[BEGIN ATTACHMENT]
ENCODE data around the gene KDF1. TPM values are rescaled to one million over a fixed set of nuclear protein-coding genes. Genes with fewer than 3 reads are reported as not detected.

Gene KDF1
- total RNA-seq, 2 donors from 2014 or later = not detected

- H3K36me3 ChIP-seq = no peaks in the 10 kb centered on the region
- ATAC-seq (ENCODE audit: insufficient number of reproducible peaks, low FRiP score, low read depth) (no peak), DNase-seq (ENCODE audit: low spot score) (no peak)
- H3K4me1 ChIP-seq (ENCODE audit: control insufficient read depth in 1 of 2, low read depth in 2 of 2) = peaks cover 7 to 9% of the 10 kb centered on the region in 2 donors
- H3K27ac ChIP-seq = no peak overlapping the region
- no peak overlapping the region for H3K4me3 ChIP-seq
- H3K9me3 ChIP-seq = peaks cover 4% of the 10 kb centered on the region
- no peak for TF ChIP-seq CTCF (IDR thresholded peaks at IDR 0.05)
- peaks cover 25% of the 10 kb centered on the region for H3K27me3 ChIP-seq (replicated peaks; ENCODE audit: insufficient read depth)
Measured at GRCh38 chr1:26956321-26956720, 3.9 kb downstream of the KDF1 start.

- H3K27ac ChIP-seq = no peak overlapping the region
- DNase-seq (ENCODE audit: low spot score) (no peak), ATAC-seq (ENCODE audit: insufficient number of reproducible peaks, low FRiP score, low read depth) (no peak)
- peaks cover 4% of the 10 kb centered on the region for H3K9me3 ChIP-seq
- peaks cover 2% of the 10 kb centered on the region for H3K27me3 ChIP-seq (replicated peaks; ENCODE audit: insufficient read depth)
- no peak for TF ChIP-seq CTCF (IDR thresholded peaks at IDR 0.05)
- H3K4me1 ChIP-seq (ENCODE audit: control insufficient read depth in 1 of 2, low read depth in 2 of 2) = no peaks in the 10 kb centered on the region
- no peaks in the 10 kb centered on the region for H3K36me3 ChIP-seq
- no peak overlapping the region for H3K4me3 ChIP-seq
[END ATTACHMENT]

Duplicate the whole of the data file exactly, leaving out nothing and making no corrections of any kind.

ENCODE data around the gene KDF1. TPM values are rescaled to one million over a fixed set of nuclear protein-coding genes. Genes with fewer than 3 reads are reported as not detected.

Gene KDF1
- total RNA-seq, 2 donors from 2014 or later = not detected

- H3K36me3 ChIP-seq = no peaks in the 10 kb centered on the region
- ATAC-seq (ENCODE audit: insufficient number of reproducible peaks, low FRiP score, low read depth) (no peak), DNase-seq (ENCODE audit: low spot score) (no peak)
- H3K4me1 ChIP-seq (ENCODE audit: control insufficient read depth in 1 of 2, low read depth in 2 of 2) = peaks cover 7 to 9% of the 10 kb centered on the region in 2 donors
- H3K27ac ChIP-seq = no peak overlapping the region
- no peak overlapping the region for H3K4me3 ChIP-seq
- H3K9me3 ChIP-seq = peaks cover 4% of the 10 kb centered on the region
- no peak for TF ChIP-seq CTCF (IDR thresholded peaks at IDR 0.05)
- peaks cover 25% of the 10 kb centered on the region for H3K27me3 ChIP-seq (replicated peaks; ENCODE audit: insufficient read depth)
Measured at GRCh38 chr1:26956321-26956720, 3.9 kb downstream of the KDF1 start.

- H3K27ac ChIP-seq = no peak overlapping the region
- DNase-seq (ENCODE audit: low spot score) (no peak), ATAC-seq (ENCODE audit: insufficient number of reproducible peaks, low FRiP score, low read depth) (no peak)
- peaks cover 4% of the 10 kb centered on the region for H3K9me3 ChIP-seq
- peaks cover 2% of the 10 kb centered on the region for H3K27me3 ChIP-seq (replicated peaks; ENCODE audit: insufficient read depth)
- no peak for TF ChIP-seq CTCF (IDR thresholded peaks at IDR 0.05)
- H3K4me1 ChIP-seq (ENCODE audit: control insufficient read depth in 1 of 2, low read depth in 2 of 2) = no peaks in the 10 kb centered on the region
- no peaks in the 10 kb centered on the region for H3K36me3 ChIP-seq
- no peak overlapping the region for H3K4me3 ChIP-seq